I met Georgianne Fastaia in her studio at Art Explosion, where she was fighting a cold that she had picked up from her young daughter. Over the next couple months, we exchanged numerous emails as I worked out how to tell her powerful story.
Born into a Sicilian family in Brooklyn, Georgianne Fastaia had a middle class upbringing in Connecticut. As an art teacher, her mother's influence kept the family very arts oriented and weekend treasure hunting in flea markets left a lasting appreciation for the dilapidated. Her family's experience as immigrants, from her grandmother's work as a seamstress to her father's work as an engineer, also impressed upon Fastaia:
"I kind of like the immigrant experience [...] I have that work ethic that I think comes from, 'Hey, I've got opportunity, let me do something with it' "
A self-described "loner" in school, Fastaia developed a passion for reading and literature. However, a tragic misunderstanding with her parents caused Fastaia to leave home at 16.
"Right then and there, I wasn't having a normal childhood, like going to the prom. I was already thinking, 'How am I going to survive?'"
After high school, Fastaia hitchhiked to California and worked multiple jobs to put herself through San Francisco State University, ultimately graduating with high honors. Though she had been an avid drawing growing up, Fastaia took only one painting class with Robert Bechtel. Her love of reading, which had driven her to San Francisco in the first place, prompted her study of creative writing instead:
"My refuge had been books, so I loved Jack Kerouac, I loved The Electric Kool-Aid Acid Test. [California] seemed like such a free place, it seemed in line with my personality [....] That's where I was going, as soon as I could"
Amidst the challenges of supporting herself through school, however, Fastaia had a life-altering encounter that left her battling addiction for years. Ten years ago, she successfully extracted herself from dependency, which required deep introspection and deconstruction of her existence:
"The process of recovery required rigorous honesty: a willingness to try to confront the unappealing parts of myself. And it required the willingness to do anything to rebuild my life"
Painting proved to be a critical new heading as she navigated farther away from her past. Despite minimal formal art training, she took up a small studio at Art Explosion and began experimenting with supplies that had been discarded by other artists, scrubbing the canvases with soap and creating a unique texture:
"The process is completely unpredictable and requires a fearless leap of faith […] By giving up control, this process forces [me] to stay lighthearted and adaptable to the paintings' evolution, while staying sensitive to the moments of beauty as they are revealed"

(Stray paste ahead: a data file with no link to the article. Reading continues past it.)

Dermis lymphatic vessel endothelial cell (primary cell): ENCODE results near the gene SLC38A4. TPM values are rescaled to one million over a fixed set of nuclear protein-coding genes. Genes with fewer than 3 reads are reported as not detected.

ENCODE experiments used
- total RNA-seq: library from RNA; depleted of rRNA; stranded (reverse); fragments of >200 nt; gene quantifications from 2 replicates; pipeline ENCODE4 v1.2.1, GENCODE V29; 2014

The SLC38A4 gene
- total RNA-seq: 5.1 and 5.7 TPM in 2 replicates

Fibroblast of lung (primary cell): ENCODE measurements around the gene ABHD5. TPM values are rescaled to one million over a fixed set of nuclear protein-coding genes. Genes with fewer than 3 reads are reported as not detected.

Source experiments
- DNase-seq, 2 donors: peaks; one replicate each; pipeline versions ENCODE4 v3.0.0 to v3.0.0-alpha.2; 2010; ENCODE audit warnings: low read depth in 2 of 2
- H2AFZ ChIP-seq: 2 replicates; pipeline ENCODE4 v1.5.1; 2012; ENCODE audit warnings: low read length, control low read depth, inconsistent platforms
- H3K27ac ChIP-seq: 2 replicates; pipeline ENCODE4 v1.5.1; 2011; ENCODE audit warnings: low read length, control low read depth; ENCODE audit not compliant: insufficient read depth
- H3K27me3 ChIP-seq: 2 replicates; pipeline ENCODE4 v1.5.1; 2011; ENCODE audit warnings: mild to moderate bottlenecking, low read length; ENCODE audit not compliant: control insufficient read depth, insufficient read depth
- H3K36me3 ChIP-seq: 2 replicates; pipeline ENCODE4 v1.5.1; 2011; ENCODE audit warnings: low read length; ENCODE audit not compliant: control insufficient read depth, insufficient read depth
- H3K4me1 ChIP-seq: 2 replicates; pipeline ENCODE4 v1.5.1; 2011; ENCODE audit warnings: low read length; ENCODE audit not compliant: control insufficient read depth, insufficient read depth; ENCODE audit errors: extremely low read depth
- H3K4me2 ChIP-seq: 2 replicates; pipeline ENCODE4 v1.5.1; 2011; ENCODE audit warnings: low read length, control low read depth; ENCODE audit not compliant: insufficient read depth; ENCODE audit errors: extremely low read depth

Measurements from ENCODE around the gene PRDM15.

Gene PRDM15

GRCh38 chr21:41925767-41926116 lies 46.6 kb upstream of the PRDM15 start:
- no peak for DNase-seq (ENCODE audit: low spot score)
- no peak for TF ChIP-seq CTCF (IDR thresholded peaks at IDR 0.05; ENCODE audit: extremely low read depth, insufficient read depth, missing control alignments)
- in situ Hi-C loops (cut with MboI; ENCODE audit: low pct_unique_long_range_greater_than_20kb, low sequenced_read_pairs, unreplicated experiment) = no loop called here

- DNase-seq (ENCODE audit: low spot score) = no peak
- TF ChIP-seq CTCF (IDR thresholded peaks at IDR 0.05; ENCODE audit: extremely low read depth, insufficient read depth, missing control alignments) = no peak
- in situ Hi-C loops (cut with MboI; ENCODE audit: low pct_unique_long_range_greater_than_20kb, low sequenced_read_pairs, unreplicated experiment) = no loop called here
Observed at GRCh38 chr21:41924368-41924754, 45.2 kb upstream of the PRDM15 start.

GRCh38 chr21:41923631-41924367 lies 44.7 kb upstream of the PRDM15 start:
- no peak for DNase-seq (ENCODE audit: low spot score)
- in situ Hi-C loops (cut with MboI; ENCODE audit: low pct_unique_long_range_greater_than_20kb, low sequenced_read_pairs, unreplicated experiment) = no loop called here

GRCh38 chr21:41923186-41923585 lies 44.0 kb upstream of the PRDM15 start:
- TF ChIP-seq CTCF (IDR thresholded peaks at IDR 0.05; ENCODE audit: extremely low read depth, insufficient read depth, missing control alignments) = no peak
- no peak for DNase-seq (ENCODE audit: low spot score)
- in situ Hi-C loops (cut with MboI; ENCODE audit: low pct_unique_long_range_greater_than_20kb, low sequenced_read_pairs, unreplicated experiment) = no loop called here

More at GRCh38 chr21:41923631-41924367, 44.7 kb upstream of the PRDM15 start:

Over time, she continued to develop her technique of layering paint and then scrubbing away parts of the surface with Murphy's oil soap. The process has become her own form of story telling:
"From an early age I was aware of things having many layers. I seek to reveal these layers which give depth, history, and complexity to my forms. My route is a process which goes against all standard painting instructions: never mix oil and water. I am actively seeking to create "catastrophes" on the canvas and to work them slowly until their beauty is recognizable."
Indeed, catastrophe was a notion both familiar and inspiring. After Hurricane Katrina, Fastaia did a moving series on the flooding of New Orleans, recalling her own encounter with Mother Nature in New England:
"During the ice storm of 1972 we had to evacuate the house. My family spent Christmas in the Salvation Army. What I remember clearly about this were two very contrary ideas coexisting; this awful disaster somehow also held within it a natural beauty that I had never before witnessed, it was as if the world had disappeared into shades of gray"
The devastation and destruction left by both storms parallels some of Fastaia's own turbulent story. Many of her subjects appear desolate and as weathered as the canvas beneath them, reflecting the toll taken on life by such catastrophes:
"Periods of my past had been so self destructive that all the artifice which preserves our sense of self -- education, love, family, everything had been stripped away"
Guided by her own journey from tragedy to joy, Fastaia explores notions of transformations that emerge from these catastrophes. Ultimately seeking an uplifting message, she embraces the distressed aesthetic to create raw and emotive images:
"I think an artist who is really serious has to have something to say, has to have something to share that is authentically their own experience"
Having started a new chapter in life ten years ago, Fastaia finds peace in producing her enigmatic and beautifully distressed paintings:
"I produce a lot of work quickly because I feel like I wasted ten years [... Creating art] is a pure, creative exchange, and I feel blessed to be able to do it. I really appreciate my life now"